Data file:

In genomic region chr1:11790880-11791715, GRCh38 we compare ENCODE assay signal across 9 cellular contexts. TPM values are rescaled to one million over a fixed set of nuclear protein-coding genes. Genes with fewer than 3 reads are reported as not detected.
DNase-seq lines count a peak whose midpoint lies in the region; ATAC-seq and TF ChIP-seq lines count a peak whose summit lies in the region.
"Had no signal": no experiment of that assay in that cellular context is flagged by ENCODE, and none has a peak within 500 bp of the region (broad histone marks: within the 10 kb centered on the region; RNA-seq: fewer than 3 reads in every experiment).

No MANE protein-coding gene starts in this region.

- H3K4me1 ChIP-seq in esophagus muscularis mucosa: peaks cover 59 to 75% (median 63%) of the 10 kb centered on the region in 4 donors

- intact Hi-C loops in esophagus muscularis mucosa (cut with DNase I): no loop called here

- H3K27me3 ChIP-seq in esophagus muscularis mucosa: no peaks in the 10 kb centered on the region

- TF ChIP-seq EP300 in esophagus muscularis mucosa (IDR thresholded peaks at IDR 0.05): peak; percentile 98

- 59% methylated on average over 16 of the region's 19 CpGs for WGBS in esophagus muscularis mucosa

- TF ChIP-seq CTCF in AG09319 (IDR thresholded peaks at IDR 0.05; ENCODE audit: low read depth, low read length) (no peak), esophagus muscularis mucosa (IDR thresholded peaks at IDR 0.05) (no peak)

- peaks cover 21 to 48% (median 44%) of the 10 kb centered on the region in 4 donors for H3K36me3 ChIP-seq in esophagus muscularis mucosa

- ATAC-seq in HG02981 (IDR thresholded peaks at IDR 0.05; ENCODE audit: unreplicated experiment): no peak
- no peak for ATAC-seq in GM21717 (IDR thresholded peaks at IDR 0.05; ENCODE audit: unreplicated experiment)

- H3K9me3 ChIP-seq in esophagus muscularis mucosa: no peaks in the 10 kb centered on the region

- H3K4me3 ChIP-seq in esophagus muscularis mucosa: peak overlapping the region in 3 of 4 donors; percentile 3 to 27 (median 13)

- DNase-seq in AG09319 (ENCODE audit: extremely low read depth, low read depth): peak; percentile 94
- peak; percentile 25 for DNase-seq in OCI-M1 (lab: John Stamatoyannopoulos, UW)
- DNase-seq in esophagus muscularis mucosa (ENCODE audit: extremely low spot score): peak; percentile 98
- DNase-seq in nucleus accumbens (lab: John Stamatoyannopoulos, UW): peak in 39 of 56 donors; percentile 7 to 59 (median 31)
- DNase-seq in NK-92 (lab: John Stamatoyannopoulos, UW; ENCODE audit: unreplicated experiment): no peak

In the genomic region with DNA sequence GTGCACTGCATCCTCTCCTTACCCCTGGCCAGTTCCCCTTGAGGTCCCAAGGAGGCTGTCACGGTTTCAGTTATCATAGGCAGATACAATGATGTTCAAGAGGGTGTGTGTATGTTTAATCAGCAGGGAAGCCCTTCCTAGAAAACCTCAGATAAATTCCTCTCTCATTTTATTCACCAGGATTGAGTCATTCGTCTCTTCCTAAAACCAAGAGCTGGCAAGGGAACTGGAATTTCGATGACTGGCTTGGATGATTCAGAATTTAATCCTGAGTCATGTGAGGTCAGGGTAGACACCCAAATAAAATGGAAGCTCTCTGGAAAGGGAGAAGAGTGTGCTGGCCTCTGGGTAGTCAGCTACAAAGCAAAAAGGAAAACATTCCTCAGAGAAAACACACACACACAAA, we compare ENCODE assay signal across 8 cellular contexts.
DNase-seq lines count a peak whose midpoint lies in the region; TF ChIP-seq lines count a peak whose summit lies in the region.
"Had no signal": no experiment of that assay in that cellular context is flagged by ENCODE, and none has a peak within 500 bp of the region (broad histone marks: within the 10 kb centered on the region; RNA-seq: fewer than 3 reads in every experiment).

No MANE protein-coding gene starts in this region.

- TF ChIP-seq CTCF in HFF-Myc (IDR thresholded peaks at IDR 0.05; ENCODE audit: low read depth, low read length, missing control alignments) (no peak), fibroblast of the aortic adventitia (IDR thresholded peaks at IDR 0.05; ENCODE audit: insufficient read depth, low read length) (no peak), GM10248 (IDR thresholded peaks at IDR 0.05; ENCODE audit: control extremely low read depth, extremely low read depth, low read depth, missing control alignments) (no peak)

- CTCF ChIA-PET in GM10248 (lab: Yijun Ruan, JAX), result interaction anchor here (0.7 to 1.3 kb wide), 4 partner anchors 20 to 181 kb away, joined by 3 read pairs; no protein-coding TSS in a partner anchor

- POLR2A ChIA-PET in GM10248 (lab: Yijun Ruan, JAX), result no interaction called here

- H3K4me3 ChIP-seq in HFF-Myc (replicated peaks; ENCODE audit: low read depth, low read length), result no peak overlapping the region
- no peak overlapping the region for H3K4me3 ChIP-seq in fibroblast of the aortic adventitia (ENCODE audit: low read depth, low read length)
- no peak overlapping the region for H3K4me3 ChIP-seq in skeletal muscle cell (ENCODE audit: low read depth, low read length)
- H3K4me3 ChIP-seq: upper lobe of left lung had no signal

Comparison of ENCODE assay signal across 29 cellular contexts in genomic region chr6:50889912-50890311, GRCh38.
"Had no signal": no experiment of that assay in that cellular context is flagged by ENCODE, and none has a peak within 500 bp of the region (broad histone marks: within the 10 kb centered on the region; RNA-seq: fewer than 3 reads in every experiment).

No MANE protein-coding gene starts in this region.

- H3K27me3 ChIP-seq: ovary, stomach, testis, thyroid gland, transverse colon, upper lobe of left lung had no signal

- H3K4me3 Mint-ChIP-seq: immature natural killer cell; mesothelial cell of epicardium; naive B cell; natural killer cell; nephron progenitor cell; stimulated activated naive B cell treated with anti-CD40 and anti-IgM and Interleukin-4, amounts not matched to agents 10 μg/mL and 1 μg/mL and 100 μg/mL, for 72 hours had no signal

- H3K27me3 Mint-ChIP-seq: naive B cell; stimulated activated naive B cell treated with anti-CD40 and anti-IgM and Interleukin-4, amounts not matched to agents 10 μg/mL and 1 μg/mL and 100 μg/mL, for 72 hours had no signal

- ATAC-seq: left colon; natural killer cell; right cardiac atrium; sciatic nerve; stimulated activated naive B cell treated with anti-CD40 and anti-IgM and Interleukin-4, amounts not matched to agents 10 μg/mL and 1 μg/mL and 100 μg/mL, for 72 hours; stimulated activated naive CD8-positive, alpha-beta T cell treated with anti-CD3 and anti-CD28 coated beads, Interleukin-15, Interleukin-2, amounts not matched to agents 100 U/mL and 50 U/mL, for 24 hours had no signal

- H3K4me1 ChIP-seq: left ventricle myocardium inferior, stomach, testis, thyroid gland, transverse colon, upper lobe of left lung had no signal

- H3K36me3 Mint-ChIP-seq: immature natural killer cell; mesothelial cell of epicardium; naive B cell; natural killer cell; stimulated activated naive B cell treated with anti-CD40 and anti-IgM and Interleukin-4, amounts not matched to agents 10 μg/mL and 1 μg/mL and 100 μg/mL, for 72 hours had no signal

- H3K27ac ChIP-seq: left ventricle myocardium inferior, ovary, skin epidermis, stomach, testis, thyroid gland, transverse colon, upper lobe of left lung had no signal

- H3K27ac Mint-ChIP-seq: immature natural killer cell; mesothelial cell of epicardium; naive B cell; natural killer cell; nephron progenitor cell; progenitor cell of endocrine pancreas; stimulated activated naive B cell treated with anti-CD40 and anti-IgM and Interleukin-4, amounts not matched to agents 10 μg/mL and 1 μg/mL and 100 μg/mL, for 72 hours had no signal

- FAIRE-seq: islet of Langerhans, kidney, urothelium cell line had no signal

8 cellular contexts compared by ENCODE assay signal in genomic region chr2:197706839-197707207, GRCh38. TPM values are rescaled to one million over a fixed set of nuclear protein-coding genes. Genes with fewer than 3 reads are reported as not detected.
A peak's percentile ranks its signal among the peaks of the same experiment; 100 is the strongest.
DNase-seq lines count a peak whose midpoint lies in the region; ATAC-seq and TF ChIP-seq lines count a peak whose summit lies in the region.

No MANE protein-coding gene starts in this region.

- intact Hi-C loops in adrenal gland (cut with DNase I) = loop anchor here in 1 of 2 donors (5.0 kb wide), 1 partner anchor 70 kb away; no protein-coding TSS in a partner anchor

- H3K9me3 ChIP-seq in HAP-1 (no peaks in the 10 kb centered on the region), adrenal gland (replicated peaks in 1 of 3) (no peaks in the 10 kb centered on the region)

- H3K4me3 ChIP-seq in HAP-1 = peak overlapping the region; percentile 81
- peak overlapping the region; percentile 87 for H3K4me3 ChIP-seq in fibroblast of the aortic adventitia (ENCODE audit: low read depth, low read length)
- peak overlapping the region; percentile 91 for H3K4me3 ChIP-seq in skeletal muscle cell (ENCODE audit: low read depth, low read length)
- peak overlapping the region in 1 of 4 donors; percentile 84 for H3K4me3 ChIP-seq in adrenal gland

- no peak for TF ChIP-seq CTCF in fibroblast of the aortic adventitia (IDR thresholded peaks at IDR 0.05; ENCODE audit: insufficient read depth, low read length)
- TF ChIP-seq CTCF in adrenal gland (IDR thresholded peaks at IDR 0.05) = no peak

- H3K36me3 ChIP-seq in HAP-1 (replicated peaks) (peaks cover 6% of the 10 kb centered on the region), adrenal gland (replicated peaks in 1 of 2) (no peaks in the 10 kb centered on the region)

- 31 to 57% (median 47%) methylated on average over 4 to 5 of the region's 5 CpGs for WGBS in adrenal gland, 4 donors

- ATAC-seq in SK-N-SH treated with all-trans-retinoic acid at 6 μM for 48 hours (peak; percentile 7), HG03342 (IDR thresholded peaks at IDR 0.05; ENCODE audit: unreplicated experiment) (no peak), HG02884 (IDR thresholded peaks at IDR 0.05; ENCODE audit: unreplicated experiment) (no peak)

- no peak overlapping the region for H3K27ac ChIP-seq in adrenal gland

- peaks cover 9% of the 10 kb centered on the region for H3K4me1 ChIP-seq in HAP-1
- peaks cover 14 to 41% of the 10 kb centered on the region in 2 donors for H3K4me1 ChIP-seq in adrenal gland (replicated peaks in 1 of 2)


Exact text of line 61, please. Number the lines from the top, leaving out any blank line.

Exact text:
- peaks cover 14 to 41% of the 10 kb centered on the region in 2 donors for H3K4me1 ChIP-seq in adrenal gland (replicated peaks in 1 of 2)